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THE GRIP CHALLENGE


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#1 peter kantor

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Posted 30 July 2006 - 06:43 AM

Does anyone know ..
if the furniture clamp adapter is also called 90 degree pin (if so what part of the world?)
if the math boom is known by a different name, baby boom perhaps?
where the term beaver board for a pigeon on a pancake originated?
If diffusion goes after or before the gel on the barndoors and why
any specific terms for effect created on light being cast i.e.;topper, bottomer, sider, others?
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#2 Tshaka

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Posted 03 August 2006 - 08:26 PM

Are you taking some kind of a test?

Tshaka
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#3 Tim O'Connor

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Posted 03 August 2006 - 11:25 PM

Does anyone know ..
if the furniture clamp adapter is also called 90 degree pin (if so what part of the world?)
if the math boom is known by a different name, baby boom perhaps?
where the term beaver board for a pigeon on a pancake originated?
If diffusion goes after or before the gel on the barndoors and why
any specific terms for effect created on light being cast i.e.;topper, bottomer, sider, others?


I'd like to hear if people have any thoughts on the diffusion/gel order of placement. If you consider the
difference between diffusion on the barndoors vs. diffusion on a frame or a chimera or something; there's
a difference but could moving it a 1/16 (I guess) of an inch matter or whther you put it before or after
gel?
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#4 Chris Keth

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Posted 03 August 2006 - 11:49 PM

I'd like to hear if people have any thoughts on the diffusion/gel order of placement. If you consider the
difference between diffusion on the barndoors vs. diffusion on a frame or a chimera or something; there's
a difference but could moving it a 1/16 (I guess) of an inch matter or whther you put it before or after
gel?



Bah. There's absolutely no physical reason why order would matter. The only reason I can think of where it might matter if if you're into using tracing paper for diffusion. Then, I suppose, you could use the gel as a sort of heat shield for the paper, though it probably wouldn't work all that well.
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#5 Hal Smith

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Posted 04 August 2006 - 12:01 AM

where the term beaver board for a pigeon on a pancake originated?

"Beaver" is US truck driver slang for a woman. I think you can figure the rest out for yourself.
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#6 Patrick McGowan

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Posted 04 August 2006 - 12:37 AM

Always use protection when putting the pancake pigeon in the beaver board.
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#7 peter kantor

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Posted 04 August 2006 - 08:35 AM

no test, I enjoy the trivia behind the gear that I use
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#8 peter kantor

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Posted 04 August 2006 - 08:49 AM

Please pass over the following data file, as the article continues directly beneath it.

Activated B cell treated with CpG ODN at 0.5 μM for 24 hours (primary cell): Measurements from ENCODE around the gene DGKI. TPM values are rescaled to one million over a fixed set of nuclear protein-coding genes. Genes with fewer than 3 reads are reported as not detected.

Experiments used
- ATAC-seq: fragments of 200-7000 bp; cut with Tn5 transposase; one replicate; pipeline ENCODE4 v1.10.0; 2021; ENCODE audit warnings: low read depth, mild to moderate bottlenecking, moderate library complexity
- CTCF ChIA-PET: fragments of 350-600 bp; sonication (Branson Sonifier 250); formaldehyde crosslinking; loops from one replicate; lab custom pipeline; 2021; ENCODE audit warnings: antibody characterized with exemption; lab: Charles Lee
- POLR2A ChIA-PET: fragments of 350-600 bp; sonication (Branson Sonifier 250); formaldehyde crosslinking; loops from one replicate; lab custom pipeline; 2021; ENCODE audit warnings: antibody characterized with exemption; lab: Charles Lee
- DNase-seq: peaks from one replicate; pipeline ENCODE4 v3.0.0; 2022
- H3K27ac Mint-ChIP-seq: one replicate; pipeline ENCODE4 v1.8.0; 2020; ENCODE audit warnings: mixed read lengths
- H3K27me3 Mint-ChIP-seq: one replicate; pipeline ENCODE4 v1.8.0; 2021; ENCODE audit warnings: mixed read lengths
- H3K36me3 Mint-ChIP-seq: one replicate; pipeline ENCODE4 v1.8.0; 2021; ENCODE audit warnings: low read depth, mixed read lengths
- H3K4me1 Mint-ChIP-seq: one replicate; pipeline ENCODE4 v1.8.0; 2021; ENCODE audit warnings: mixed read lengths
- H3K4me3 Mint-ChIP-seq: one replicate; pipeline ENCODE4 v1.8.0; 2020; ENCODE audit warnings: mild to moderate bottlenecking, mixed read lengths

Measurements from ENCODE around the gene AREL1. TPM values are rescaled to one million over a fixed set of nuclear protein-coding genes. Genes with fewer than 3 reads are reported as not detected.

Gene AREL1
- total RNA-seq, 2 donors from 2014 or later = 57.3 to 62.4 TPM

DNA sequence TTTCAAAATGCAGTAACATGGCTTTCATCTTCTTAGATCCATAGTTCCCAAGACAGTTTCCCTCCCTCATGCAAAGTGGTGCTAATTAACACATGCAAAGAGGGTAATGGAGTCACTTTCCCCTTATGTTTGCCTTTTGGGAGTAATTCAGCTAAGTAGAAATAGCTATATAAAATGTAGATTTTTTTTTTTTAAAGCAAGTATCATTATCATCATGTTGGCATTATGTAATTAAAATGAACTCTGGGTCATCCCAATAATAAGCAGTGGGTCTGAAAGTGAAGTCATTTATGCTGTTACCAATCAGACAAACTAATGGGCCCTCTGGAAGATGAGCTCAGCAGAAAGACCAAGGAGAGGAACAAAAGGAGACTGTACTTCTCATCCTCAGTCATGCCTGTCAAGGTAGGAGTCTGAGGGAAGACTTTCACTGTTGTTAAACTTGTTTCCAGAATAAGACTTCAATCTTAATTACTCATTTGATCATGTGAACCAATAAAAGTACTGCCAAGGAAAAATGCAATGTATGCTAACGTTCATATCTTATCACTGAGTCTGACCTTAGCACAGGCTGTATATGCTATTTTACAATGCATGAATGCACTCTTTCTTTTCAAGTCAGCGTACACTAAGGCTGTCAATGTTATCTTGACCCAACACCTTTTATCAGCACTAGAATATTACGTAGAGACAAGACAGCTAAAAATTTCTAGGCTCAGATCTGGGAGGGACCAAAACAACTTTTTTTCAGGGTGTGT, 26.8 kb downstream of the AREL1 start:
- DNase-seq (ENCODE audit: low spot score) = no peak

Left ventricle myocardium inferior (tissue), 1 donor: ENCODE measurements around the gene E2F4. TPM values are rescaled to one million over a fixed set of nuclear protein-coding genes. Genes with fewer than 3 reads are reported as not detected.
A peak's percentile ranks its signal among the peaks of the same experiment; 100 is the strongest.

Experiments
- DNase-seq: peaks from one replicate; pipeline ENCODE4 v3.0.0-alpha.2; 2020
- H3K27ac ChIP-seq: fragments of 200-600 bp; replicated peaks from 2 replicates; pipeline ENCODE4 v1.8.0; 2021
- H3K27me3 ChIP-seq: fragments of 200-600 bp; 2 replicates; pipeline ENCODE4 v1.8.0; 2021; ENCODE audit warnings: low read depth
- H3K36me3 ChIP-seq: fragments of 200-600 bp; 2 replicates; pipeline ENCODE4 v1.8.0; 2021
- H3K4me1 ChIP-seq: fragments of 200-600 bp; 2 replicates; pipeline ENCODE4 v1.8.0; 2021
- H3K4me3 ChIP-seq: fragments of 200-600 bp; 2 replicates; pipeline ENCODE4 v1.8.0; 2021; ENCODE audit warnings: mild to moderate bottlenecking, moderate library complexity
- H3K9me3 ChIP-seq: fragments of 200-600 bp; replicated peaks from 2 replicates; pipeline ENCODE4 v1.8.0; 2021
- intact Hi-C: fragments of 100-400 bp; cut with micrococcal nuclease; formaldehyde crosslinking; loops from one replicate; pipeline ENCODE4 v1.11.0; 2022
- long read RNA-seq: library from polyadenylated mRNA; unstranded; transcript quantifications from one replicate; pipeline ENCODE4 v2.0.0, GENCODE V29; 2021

are there any seasoned G&E out there?

gel first then diffusion, or diffusion then gel.. I know that I was corrected on this once and given a plausable reason, but I don't remember what!

do you really think beaver board comes from a sexual "position"?

I'll check with matthews on the 90 degree pin question
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#9 Chris Walker

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Posted 04 August 2006 - 11:27 AM

I've always been told color first then diffusion. I don't know why though.
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#10 Tshaka

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Posted 05 August 2006 - 03:45 AM

no test, I enjoy the trivia behind the gear that I use


Okay. Fair enough.

Matthews' Furniture Clamp Adapter is also called a 90ยบ pin here in New York and on the West Coast and Florida.

The thing about Matthews is that they are one of many great Manufacturers of Grip Equipment. They may have their own unique name for a common piece of grip gear. This doesn't mean that they invented that particular piece of gear nor does it mean that they are the only ones who make it. It just means they have their own version of it with clever Matthews nomenclature.

So the Math Boom covers a type of stand Matthews makes which includes the Baby Boom, Junior Boom and Mini Boom.

The Boom concept in this case describes an offset which allows us to suspend an object, in this case a light, just outside of the picture frame. The Sound department uses a Boom Microphone handled by the Boom Operator. Other types of Booms in Grip include the C Boom and Menace Arm. The Engineering term that describes this sort of rig is the Cantilever. There are many kinds of Cantilevers in the world around us. A Menace Arm is a kind of Boom and also a kind of Cantilever. A Boom is a kind of Cantilever
but not the other way around. Other names for the Menace Arm include Pipe Boom (especially when using Speedrail? or Black Pipe), Dino (Los Angeles - Because it looks like a Dinosaur) and yes Cantilever. I prefer the term Cantilever because it doesn't sound Menacing, other grips know what I'm talking about when I use the word, other trades understand it, it's a bit more general and I just like how it sounds. This was probably too much info.

The Beaver Board is a 1K Pigeon Plate on a Pancake. The term is derogatory. Yes "Beaver" is slang for vagina. It doesn't describe a sexual position. It implies an alternate use as a crude sex toy. Use your imagination. The Barely Legal is a 2K Pigeon Plate on a Pancake. Again, use your imagination. The 2K to 1K Stand Adapter is also known as a Buttplug or 'Frisco Pin (West Coast) or Chelsea Pin (New York). Now you know. I don't use those terms on my jobs. Others do. We're all intelligent enough to make our own choices. I've chosen not to use crude terminology. The choice is yours. Choose wisely.